The Soul of Man [under Socialism]. Oscar Wilde.
The Soul of Man [under Socialism]
The Soul of Man [under Socialism]
The Soul of Man [under Socialism]
The Soul of Man [under Socialism]
New Arrival

One of 50 copies, with an ALS of Haldane to Robert Ross

The Soul of Man [under Socialism].

London: privately printed [at the Chiswick Press, for Arthur L. Humphreys], 1895.

First edition, one of 50 copies. [4], 98, [2] pp. 1 vols. 4to. One of 50 copies, with an ALS of Haldane to Robert Ross. Full russet morocco in arts & crafts style for Hatchard's, ruled in gilt, with leafy cornerpieces to inner borders, upper cover and spine titled in gilt, a.e.g. Superbly rebacked to style, retaining spine. Fine. Mason 367. Item #314621

One of only 50 copies of the first edition in book form, in a choice binding, and with a pair of LETTERS of RICHARD BURDON HALDANE and PRIME MINISTER ARTHUR BALFOUR to ROBERT ROSS, thanking him for the gift of a copy of the book.
Haldane (1856-1928) was the Liberal MP who, as a member of a committee on prison reform, visited Wilde in Pentonville prison in June 1895 and arranged for him to receive books during his incarceration. He maintained that "The Ballad of Reading Gaol" was written partly at the impetus of his suggestion, an assertion he repeats in this remarkable letter to Ross, whose friendship famously helped sustain Wilde during his incarceration, and who later became his literary executor and posthumous publisher. Dated 30 June 1912, Haldane's letter, headed Private, reads, “Dear Mr. Ross, Thank you for your gift of 'The Soul of Man.' It brings vividly back to me the remarkable man who wrote it, & his great gift. I recall ... the final talk I had with him while he was still in Wandsworth prison & in great anguish. The 'Ballad of Reading Gaol' followed, & I sometimes think he wrote it, partly at least in fulfilment of a promise to me that he would turn his bitter experience to the account of his art, & to write something larger in its outlook than before. You have been very loyal to his memory...."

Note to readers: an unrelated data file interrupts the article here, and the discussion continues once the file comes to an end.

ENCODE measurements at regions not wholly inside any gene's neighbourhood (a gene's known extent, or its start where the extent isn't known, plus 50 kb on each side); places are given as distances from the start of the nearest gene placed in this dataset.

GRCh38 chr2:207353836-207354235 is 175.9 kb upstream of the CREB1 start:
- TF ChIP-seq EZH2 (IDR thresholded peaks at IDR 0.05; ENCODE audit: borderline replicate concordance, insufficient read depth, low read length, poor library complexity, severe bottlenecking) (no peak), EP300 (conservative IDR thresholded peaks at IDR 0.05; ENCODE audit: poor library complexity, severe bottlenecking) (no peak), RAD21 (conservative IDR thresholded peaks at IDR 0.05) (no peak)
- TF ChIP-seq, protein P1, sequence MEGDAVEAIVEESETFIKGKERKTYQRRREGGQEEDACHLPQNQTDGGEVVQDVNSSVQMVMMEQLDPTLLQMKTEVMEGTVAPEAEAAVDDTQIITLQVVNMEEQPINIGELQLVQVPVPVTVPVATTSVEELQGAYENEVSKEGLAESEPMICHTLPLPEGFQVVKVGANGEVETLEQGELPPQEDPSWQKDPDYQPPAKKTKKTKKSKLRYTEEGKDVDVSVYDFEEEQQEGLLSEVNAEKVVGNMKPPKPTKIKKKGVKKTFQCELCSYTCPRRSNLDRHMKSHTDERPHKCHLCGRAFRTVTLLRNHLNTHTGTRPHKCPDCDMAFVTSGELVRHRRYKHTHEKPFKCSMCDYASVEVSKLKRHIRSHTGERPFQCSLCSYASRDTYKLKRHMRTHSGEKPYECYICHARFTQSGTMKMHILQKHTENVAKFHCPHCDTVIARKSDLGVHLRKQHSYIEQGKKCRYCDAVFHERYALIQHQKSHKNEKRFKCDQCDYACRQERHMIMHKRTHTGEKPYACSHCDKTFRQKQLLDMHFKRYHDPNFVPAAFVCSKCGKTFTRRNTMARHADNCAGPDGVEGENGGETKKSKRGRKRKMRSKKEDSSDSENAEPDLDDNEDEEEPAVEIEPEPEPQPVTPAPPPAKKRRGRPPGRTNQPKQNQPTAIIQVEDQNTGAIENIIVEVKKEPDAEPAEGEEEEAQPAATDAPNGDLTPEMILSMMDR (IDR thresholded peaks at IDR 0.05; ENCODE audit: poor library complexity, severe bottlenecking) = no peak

This copy also retains a letter signed of Arthur Balfour (1848-1930), who served as Prime Minister 1902-1905. He was Leader of the House of Commons at the time of Wilde's trial and he remarked, on reviewing the details of Wilde's failed libel case, that Wilde was "certain to be condemned" (Pearce p 328). His letter, dated June 26, 1912 and marked "Dictated" (but signed by Balfour), thanks Ross for the the copy of Wilde's Essay, and remarks, "I had not previously read it."
This copy is bound in the arts & crafts style for Hatchard's Bookstore, which was managed by Arthur L. Humphreys, Wilde’s friend and the publisher of this edition. A new edition of The Soul of Man Under Socialism, with a preface by Robert Ross, appeared in 1912, also published by Humphreys; no doubt the letters refer to copies of this edition sent to the men by Ross. Wilde's seminal essay in social criticism has been called "perhaps the most memorable and certainly the most aesthetic statement of anarchist theory in the English language" (ODNB). It was originally published in the Fortnightly Review in February 1891 under its full title, "The Soul of Man Under Socialism."


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